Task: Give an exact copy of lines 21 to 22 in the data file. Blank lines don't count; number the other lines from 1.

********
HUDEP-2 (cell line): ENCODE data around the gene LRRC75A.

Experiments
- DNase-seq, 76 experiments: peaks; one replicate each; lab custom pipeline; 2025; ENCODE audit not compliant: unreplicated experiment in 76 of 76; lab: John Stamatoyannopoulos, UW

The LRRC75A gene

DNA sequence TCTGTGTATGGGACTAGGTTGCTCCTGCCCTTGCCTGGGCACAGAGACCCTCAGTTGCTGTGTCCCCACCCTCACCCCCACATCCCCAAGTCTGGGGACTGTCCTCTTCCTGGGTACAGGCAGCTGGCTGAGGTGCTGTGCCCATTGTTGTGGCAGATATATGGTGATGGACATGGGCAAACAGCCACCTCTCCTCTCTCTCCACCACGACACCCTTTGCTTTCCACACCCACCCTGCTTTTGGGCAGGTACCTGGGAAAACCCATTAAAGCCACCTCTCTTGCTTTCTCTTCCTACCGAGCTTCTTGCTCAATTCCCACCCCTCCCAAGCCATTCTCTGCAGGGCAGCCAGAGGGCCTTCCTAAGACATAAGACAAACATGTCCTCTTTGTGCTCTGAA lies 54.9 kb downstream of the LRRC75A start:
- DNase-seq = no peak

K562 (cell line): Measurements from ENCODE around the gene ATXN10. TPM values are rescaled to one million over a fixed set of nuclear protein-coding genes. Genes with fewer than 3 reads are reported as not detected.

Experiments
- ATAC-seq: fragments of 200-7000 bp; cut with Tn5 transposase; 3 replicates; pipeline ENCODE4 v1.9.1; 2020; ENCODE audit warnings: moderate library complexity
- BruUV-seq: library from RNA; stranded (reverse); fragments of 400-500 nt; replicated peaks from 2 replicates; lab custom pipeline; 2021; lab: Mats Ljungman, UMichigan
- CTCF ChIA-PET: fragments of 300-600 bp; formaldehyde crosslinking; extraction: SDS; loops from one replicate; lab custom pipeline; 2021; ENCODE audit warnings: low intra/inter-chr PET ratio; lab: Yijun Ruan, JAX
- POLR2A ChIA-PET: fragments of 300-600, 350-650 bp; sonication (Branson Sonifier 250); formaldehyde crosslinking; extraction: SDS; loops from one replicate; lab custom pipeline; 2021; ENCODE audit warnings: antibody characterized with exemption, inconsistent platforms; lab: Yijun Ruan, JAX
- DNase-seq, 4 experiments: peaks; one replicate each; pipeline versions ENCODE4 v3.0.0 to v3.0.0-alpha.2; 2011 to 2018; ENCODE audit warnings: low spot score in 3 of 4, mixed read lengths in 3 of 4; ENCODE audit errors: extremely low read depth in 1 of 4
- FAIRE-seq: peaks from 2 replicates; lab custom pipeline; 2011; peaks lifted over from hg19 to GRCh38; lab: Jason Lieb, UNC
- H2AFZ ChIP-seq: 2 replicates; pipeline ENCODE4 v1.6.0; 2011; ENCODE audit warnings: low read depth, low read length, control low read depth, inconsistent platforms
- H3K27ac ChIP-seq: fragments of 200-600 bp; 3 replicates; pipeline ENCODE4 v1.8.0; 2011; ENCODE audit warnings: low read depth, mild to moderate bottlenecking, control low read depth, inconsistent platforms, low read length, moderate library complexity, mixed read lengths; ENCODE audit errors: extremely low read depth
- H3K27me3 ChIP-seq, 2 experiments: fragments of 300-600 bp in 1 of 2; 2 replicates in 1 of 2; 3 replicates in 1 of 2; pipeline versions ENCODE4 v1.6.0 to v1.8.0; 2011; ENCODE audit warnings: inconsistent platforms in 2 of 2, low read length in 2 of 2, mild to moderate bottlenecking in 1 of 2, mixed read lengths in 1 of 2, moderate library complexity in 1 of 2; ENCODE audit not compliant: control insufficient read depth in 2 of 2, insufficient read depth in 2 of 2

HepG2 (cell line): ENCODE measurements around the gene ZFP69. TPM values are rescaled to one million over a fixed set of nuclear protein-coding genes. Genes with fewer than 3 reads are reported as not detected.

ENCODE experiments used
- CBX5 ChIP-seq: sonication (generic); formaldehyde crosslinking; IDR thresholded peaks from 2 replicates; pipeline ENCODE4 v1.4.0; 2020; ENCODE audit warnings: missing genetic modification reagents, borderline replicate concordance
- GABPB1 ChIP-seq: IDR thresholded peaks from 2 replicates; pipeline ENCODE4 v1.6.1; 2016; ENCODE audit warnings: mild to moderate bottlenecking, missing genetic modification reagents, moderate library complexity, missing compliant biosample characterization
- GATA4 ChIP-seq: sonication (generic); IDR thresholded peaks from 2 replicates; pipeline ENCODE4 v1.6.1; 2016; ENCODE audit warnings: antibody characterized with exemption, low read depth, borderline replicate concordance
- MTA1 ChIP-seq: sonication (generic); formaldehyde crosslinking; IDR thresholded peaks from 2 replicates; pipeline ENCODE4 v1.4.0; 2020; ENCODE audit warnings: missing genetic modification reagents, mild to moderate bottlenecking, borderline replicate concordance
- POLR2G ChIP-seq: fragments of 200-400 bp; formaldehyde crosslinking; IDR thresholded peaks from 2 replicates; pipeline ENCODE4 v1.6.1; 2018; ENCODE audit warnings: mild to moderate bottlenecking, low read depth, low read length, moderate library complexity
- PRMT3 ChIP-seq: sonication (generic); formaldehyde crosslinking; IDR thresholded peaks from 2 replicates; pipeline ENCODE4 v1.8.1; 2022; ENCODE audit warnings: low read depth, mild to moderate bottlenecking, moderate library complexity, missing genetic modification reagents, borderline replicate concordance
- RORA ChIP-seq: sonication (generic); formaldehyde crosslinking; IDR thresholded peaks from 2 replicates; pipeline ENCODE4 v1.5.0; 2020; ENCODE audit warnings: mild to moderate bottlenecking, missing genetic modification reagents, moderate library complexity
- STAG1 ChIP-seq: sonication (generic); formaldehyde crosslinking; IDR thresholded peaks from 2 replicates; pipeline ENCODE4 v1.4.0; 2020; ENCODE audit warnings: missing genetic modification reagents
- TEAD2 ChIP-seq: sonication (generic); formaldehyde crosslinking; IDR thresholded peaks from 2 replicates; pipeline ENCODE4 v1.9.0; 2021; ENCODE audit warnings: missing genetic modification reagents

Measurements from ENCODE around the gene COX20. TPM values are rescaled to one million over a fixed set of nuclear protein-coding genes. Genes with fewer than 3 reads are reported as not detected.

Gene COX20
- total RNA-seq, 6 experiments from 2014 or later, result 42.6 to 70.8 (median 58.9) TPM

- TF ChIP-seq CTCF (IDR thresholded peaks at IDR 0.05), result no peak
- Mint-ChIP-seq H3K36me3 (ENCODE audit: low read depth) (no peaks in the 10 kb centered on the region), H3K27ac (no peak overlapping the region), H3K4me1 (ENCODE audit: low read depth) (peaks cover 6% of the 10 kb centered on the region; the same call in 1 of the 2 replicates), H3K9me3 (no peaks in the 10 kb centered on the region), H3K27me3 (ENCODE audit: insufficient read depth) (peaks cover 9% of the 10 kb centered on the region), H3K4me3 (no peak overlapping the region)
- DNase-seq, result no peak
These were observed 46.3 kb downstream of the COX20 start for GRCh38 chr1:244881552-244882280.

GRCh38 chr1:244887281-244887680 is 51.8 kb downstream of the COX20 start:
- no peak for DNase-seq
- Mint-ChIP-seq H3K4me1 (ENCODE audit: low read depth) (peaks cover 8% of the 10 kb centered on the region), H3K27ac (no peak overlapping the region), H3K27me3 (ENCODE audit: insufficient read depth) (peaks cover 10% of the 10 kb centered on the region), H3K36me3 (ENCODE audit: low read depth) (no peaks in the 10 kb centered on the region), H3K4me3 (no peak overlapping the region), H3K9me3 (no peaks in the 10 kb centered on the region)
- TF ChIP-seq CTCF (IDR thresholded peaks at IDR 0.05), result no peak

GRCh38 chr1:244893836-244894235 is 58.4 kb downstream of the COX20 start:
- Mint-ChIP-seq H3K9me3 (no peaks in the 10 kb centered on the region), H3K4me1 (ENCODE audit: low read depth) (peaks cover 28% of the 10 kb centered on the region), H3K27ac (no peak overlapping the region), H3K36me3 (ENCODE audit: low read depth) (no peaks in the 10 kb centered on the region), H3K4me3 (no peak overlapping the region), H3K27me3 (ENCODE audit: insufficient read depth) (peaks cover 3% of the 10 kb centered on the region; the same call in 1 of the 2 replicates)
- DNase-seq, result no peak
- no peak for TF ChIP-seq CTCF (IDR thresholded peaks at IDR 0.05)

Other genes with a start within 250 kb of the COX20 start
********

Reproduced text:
- GABPB1 ChIP-seq: IDR thresholded peaks from 2 replicates; pipeline ENCODE4 v1.6.1; 2016; ENCODE audit warnings: mild to moderate bottlenecking, missing genetic modification reagents, moderate library complexity, missing compliant biosample characterization
- GATA4 ChIP-seq: sonication (generic); IDR thresholded peaks from 2 replicates; pipeline ENCODE4 v1.6.1; 2016; ENCODE audit warnings: antibody characterized with exemption, low read depth, borderline replicate concordance